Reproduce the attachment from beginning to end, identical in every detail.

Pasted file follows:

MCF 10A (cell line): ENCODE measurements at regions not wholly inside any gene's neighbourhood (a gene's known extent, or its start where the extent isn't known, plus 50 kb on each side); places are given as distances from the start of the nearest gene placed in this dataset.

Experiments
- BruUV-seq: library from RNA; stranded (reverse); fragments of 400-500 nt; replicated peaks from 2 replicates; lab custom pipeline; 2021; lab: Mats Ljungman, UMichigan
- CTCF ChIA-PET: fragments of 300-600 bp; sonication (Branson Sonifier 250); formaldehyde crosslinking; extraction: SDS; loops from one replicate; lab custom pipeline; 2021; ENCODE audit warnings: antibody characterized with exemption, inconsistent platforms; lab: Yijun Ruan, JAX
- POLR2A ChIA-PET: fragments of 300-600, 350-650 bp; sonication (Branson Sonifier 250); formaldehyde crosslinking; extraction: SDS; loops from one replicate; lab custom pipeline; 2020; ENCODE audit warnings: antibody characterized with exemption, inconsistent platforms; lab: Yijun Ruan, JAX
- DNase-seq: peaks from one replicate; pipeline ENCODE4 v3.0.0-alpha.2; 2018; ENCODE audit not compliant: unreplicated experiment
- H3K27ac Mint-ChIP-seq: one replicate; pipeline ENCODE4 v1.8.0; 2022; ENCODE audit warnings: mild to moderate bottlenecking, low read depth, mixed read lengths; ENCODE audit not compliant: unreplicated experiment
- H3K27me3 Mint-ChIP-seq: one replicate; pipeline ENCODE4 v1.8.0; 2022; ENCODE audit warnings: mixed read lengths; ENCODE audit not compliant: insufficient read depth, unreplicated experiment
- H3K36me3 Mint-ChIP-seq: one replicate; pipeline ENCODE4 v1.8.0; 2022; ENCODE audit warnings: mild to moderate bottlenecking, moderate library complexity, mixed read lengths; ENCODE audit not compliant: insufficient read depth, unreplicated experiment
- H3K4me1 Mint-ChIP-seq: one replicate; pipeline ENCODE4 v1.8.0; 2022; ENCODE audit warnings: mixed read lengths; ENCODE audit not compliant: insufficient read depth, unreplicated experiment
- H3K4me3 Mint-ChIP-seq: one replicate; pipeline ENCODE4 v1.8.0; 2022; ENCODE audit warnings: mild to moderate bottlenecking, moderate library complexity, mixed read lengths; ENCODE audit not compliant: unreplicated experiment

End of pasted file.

MCF 10A (cell line): ENCODE measurements at regions not wholly inside any gene's neighbourhood (a gene's known extent, or its start where the extent isn't known, plus 50 kb on each side); places are given as distances from the start of the nearest gene placed in this dataset.

Experiments
- BruUV-seq: library from RNA; stranded (reverse); fragments of 400-500 nt; replicated peaks from 2 replicates; lab custom pipeline; 2021; lab: Mats Ljungman, UMichigan
- CTCF ChIA-PET: fragments of 300-600 bp; sonication (Branson Sonifier 250); formaldehyde crosslinking; extraction: SDS; loops from one replicate; lab custom pipeline; 2021; ENCODE audit warnings: antibody characterized with exemption, inconsistent platforms; lab: Yijun Ruan, JAX
- POLR2A ChIA-PET: fragments of 300-600, 350-650 bp; sonication (Branson Sonifier 250); formaldehyde crosslinking; extraction: SDS; loops from one replicate; lab custom pipeline; 2020; ENCODE audit warnings: antibody characterized with exemption, inconsistent platforms; lab: Yijun Ruan, JAX
- DNase-seq: peaks from one replicate; pipeline ENCODE4 v3.0.0-alpha.2; 2018; ENCODE audit not compliant: unreplicated experiment
- H3K27ac Mint-ChIP-seq: one replicate; pipeline ENCODE4 v1.8.0; 2022; ENCODE audit warnings: mild to moderate bottlenecking, low read depth, mixed read lengths; ENCODE audit not compliant: unreplicated experiment
- H3K27me3 Mint-ChIP-seq: one replicate; pipeline ENCODE4 v1.8.0; 2022; ENCODE audit warnings: mixed read lengths; ENCODE audit not compliant: insufficient read depth, unreplicated experiment
- H3K36me3 Mint-ChIP-seq: one replicate; pipeline ENCODE4 v1.8.0; 2022; ENCODE audit warnings: mild to moderate bottlenecking, moderate library complexity, mixed read lengths; ENCODE audit not compliant: insufficient read depth, unreplicated experiment
- H3K4me1 Mint-ChIP-seq: one replicate; pipeline ENCODE4 v1.8.0; 2022; ENCODE audit warnings: mixed read lengths; ENCODE audit not compliant: insufficient read depth, unreplicated experiment
- H3K4me3 Mint-ChIP-seq: one replicate; pipeline ENCODE4 v1.8.0; 2022; ENCODE audit warnings: mild to moderate bottlenecking, moderate library complexity, mixed read lengths; ENCODE audit not compliant: unreplicated experiment